# Conservation laws and the heat equation

I studied equations of the form $$u_t+f(u)_x=0$$ are called conservation laws. Recently, somewhere I read that heat equation is a parabolic conservation law(I know that heat equation is a parabolic pde). I have the following doubts

1. Why heat equation is called a conservation law?

2. In general when do we say that a PDE is a conservation law?

(So far I thought equations of the form $$u_t+f(u)_x=0$$ are called conservation principle as they represent conservation in the integral form)

• Another common name for equations on this form is to say it's a continuity equation. – Winther May 1 '19 at 18:49

To answer this question, consider the equations in the form $$u_t+f(u)_x=0\quad x\in\Bbb R^n, n\ge 1\label{1}\tag{1}$$ which are usually called "Conservation laws", and let's do the simplifying assumption that \eqref{1} is a scalar conservation law, i.e. $$u$$ is a real valued function. Then, a more comfortable way to write \eqref{1} is the following: $$u_t+\operatorname{div}\mathbf{f}(u)=0\label{1'}\tag{1'}$$ where $$\mathbf{f}(u)=\mathbf{f}\big(u(x,t)\big)=\left. \begin{pmatrix} f\big(u(x,t)\big)\\ f\big(u(x,t)\big)\\ \vdots\\ f\big(u(x,t)\big) \end{pmatrix}\quad\right\}\text{ n rows}.$$ Now consider a domain $$V\in\Bbb R^n$$ bounded by an hypersurface $$\partial V$$, integrate the two sides of the equation over it and apply the divergence (Gauss-Green) theorem: we have $$\frac{\mathrm{d}}{\mathrm{d}t}\int\limits_V u(x,t)\,\mathrm{d} x + \int\limits_{\partial V} \mathbf{f}\big(u(x,t)\big)\cdot\nu_x\,\mathrm{d}\sigma_x = 0 \label{2}\tag{2}$$ Thus the variation of the total quantity $$u$$ with respect to the time $$t$$ on the domain $$V$$ equals the flux of the vector $$\mathbf{f}(u)$$ across the boundary of the domain: there is no annihilation nor generation of the quantity $$u$$ inside $$V$$, or in simple words, the available total quantity of $$u$$ is conserved.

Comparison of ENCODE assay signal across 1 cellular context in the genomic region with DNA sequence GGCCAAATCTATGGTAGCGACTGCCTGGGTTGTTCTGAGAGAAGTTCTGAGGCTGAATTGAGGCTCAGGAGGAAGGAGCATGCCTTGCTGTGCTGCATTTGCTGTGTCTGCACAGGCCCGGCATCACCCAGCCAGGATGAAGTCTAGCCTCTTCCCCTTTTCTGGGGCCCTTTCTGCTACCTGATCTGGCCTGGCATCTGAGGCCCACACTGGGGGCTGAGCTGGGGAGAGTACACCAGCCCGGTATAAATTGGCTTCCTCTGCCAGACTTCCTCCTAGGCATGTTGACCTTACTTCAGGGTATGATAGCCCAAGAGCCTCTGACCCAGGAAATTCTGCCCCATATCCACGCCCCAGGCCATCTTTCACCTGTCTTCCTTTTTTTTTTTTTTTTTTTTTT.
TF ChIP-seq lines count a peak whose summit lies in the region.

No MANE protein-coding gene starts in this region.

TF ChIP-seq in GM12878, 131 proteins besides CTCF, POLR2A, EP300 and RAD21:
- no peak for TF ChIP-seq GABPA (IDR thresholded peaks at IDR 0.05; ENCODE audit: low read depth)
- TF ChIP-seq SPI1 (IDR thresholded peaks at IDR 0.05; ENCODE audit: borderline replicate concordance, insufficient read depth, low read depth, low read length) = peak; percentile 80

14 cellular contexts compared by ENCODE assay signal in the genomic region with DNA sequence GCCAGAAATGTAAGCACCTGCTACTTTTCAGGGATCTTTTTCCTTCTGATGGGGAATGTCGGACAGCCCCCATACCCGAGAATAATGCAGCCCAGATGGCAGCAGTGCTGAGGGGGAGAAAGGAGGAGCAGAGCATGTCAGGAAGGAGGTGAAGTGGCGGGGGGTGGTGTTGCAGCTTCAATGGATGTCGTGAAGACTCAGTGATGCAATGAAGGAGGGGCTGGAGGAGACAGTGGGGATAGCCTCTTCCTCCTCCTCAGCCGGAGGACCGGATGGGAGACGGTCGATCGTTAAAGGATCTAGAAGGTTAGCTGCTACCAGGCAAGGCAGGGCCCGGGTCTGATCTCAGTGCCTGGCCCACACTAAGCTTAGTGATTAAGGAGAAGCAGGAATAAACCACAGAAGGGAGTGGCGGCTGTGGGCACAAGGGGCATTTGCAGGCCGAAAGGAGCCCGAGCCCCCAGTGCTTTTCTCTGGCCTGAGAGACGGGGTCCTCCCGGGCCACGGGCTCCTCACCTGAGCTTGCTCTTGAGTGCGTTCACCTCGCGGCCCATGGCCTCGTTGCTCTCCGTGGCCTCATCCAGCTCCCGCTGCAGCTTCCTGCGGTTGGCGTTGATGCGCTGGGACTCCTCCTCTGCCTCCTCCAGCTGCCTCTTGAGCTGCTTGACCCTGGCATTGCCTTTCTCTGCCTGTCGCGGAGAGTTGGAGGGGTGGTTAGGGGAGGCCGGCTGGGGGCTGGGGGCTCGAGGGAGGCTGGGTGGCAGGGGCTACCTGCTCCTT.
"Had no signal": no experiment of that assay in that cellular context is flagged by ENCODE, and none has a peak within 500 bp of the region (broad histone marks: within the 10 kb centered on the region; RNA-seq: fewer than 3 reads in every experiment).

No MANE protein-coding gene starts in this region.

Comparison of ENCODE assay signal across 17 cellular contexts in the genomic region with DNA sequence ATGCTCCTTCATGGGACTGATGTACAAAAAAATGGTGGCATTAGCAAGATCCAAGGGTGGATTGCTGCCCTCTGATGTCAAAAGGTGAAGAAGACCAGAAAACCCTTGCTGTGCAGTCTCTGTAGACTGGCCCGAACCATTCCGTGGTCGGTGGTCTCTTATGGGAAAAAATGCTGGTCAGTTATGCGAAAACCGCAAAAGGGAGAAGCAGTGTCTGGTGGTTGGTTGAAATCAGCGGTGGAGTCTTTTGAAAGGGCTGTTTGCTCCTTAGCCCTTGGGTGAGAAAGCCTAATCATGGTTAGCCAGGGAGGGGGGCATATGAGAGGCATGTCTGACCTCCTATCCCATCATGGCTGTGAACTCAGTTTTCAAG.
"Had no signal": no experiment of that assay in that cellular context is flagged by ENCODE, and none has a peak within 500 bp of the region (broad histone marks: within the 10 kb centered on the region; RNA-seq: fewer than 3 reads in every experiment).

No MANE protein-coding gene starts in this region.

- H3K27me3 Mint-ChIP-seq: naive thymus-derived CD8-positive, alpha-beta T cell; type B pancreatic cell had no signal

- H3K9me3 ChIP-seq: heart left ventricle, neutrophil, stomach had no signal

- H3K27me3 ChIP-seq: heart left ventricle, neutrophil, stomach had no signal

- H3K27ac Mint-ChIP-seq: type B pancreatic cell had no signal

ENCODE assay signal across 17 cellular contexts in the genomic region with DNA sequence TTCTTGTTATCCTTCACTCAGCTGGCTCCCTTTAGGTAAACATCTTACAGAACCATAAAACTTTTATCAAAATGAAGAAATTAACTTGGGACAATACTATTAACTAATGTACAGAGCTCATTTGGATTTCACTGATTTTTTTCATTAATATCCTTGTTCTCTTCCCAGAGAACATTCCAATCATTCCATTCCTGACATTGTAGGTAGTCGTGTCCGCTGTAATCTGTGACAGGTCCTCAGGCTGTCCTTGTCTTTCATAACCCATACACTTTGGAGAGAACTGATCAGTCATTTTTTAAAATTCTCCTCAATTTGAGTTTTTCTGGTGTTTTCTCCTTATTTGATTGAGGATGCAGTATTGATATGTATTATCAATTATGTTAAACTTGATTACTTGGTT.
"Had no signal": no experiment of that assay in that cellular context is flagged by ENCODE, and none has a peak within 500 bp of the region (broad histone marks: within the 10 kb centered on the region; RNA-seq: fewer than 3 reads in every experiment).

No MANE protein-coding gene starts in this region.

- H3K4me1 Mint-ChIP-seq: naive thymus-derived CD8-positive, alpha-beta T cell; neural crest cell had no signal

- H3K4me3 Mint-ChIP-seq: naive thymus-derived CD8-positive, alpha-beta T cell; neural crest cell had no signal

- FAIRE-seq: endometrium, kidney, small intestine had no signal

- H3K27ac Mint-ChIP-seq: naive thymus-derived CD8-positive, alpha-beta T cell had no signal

In sum, every evolution equation of the form $$\mathbf{u}_t(x,t)+\operatorname{div}\mathbf{A}\big(x,t,\mathbf{u}(x,t)\big)=0\quad x\in\Bbb R^n,\mathbf{u}\in\Bbb R^m, \mathbf{A}\in M^{m\times n}(\Bbb R)\label{3}\tag{3}$$ is a conservation law since its integral form is totally analogous to \eqref{2} and gives rise to the same interpretation.
The heat equation has the form \eqref{1'} since $$u_t-\Delta u=0\iff u_t-\operatorname{div}\cdot\operatorname{grad} u=0,$$ therefore it give rise to a formula of type \eqref{2} with $$\mathbf{f}(u)= -\operatorname{grad}u$$ so it express, by definition, a (very particular) scalar conservation law.